Defenders of porn

In Industrialised Intimacy yesterday, I wrote that:

Defenders of porn, be they unreconstructed ‘respect the cock’ testesauruses, animus-ridden ‘inspect the cock’ ‘feminists’ or closet addicts, generally drag in old arguments about liberty, freedom of expression, assertion of female power, outlet for male sexual tension without which there would be more sexual assault, more rape.

Well, I am slow off the mark, or at least, not religiously steeped in Guardian lore. Porn director Anna Arrowsmith (aka Anna Span) wrote, in her 12 October article about the government’s proposed net filter:

Porn keeps many marriages going.

Which, while it might be true, in the sad, degenerate, hyper-permissive postmodern sense, is hardly in the spirit of marriage, as expressed in the traditional (Christian) vow [my emphasis]:

With this Ring I thee wed, with my body I thee worship, and with all my worldly goods I thee endow: In the name of the Father, and of the Son, and of the Holy Ghost. Amen.

I am not about defend the ecclesiastical institution of marriage. In the modern sense, good, old-fashioned marriage is very much up in the air. Even Charles and Diana couldn’t hold it together. The Y chromosome is programmed to broadcast itself, while X is…well, X just is. And therein lies the heart of the matter, dare I say so. If there is logic then to what Arrowsmith says about porn and marriage, it is a hidden one. Few if any men admit to their partners they are jerking off over porn rather than attending to said partner. And while some women might accept such a situation, I doubt they would be particularly enamoured of it.

Arrowsmith plays the disability card:

One man wrote to me recently saying that he had suffered cancer of the face, which left him heavily scarred and almost completely without confidence after a subsequent divorce. He said that chatting to webcam porn stars kept him from suicide.

We note that the disability card is often played to ‘trump’ arguments pertaining to the bulk of society (perhaps most absurdly in the world of web design, where effort must be made so that a quintessentially visual medium must be transformable into an auditory one) often at the expense of deeper insight. Here of course, Arrowsmith offers no background to this man’s facial cancer. What psyschosomatic disorder manifested the dis-ease in the first place? And is staving off despair via masturbation over pornography any sort of result really?

Next, the porn-as-instrument-of-female-emancipation argument:

Women’s rights are far stronger in societies with liberal attitudes to sex – think of conservative countries such as Afghanistan, Yemen or China, and the place of women there.

Again there is a tempting ring of truth here. Women are perceived as most dangerous in those societies where they are most covered up – e.g. rural Afghanistan, where the sight of an ankle, perhaps even a hand, provokes dangerous energies. Bringing the veil up on hands and ankles and everything else discharges this excess potential.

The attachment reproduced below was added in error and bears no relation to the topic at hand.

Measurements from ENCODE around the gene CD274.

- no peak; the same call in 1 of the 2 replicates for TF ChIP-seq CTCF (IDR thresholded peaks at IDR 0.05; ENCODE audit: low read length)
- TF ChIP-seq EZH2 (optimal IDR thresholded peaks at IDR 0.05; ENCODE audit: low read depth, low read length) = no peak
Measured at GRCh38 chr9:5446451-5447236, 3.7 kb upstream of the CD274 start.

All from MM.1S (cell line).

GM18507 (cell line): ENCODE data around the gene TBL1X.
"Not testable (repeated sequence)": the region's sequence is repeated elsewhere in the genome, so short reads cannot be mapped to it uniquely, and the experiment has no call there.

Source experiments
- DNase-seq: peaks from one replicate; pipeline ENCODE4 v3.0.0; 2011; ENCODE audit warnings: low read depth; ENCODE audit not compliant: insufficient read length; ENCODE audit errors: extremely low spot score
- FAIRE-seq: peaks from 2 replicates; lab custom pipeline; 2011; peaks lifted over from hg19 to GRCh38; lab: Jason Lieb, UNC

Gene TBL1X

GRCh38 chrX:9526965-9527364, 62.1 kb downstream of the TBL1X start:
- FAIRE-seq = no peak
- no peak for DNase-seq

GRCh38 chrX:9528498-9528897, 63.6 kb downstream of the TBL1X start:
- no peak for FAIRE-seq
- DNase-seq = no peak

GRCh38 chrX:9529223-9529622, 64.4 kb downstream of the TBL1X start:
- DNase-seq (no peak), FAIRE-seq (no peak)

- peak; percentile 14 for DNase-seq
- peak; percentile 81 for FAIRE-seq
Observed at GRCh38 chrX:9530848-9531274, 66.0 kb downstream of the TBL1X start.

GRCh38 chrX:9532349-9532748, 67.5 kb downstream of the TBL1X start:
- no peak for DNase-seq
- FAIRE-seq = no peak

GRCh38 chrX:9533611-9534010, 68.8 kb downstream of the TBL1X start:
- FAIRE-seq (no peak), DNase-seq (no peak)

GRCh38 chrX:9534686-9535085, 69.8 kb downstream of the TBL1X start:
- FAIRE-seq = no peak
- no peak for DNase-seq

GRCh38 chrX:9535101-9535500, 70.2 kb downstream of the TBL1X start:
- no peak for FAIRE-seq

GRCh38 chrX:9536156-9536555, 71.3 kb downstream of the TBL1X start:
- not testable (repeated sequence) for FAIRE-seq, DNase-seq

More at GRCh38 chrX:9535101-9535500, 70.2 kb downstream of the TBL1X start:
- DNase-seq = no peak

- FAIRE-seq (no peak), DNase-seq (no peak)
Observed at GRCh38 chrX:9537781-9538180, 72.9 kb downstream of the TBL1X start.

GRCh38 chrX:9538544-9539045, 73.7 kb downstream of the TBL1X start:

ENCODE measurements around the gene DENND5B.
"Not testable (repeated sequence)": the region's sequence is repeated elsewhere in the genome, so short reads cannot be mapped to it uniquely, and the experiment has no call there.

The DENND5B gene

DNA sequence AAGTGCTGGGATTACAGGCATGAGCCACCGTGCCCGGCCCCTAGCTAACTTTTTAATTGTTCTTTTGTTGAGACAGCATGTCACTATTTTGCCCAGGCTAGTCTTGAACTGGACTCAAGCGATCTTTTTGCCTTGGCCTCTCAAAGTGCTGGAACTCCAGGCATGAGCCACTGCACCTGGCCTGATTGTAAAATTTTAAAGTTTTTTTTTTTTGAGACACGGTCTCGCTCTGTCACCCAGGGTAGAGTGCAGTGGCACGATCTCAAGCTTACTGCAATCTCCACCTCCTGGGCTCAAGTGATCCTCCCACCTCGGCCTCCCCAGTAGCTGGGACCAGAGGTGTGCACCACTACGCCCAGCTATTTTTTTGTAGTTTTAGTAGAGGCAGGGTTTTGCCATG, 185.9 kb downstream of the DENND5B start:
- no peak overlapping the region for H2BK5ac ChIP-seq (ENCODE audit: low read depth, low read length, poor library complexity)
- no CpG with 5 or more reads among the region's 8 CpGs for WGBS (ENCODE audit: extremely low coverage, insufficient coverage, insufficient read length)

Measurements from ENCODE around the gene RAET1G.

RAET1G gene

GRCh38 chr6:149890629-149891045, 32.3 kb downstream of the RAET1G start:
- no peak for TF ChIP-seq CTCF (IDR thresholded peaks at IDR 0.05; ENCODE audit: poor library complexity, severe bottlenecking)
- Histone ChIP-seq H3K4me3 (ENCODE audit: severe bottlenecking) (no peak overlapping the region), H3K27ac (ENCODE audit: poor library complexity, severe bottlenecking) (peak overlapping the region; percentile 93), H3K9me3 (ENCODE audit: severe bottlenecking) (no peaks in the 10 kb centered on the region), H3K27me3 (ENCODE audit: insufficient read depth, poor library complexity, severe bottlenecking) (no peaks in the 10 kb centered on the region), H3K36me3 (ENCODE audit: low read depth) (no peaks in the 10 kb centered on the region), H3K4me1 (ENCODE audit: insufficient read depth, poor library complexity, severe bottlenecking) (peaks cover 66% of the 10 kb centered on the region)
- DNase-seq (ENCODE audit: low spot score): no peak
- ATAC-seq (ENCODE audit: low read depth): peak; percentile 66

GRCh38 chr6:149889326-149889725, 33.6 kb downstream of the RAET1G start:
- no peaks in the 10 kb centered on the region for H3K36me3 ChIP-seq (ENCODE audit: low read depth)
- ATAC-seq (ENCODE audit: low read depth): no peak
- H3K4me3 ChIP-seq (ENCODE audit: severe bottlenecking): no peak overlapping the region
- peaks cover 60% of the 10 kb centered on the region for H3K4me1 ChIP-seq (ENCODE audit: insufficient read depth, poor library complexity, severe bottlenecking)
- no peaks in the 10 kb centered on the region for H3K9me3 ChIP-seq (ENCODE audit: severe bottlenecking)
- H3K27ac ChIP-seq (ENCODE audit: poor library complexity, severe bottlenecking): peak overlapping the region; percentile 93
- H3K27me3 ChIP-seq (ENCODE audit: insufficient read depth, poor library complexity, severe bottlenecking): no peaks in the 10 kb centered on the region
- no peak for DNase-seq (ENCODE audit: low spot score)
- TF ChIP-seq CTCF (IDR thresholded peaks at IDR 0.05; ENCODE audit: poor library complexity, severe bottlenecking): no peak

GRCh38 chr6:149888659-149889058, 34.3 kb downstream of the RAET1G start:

But in suggesting porn emancipates women, Arrowsmith takes us out of the frying pan into the fire. Rural Afghans transfixed by the sight of an ankle are in their heads, precisely as men in emancipated societies, transfixed by ankles, heels, legs, the full works, are in theirs.

As I said in Industrialised Intimacy, with porn we are getting off on simulacra. A carefully constructed visual syntax designed to evoke vagus nerve pulse trains. Porn, like certain drugs, is especially dangerous because it gets under the skin. We are literally hooked on the idea of it.

There is a chance that Western Man’s sexual response to the female form is attenuating. But the response of men who have ‘seen it all’ is, at least some of the time, to see more. And, in certain cases, to do more, like Vincent Tabak.

Is this not the dynamic of the virtual warned of in William Gibson’s Idoru, where the Singularity is  manifested by the invention of a nanotechnology programming device that can transmute virtual into actual? Isn’t Vincent Tabak’s stepping over this line evidence of the power of vagus-nerve-train-powered ideas?

The work – for me, for any man, for any woman – is not to invent further titillation, not to fan the invisible flames of fantasy – at least, not until we learn to be mindfulof the forces of sexuality we unleash. Otherwise we are like Mickey Mouse, except neither David Cameron nor the ISPs are going to bail us out.

Touch is the medium of intimacy, not gaze. And touch requires relationship. Perhaps Anna Arrowsmith’s films have some modicum of relationship between the models. But modern porn, in its biodegrading plastic stage, excels in the absence of relationship, or in negative (strangulation poses etc) relationship.

End of the day, as with all diabolica, going down is much easier than going up.

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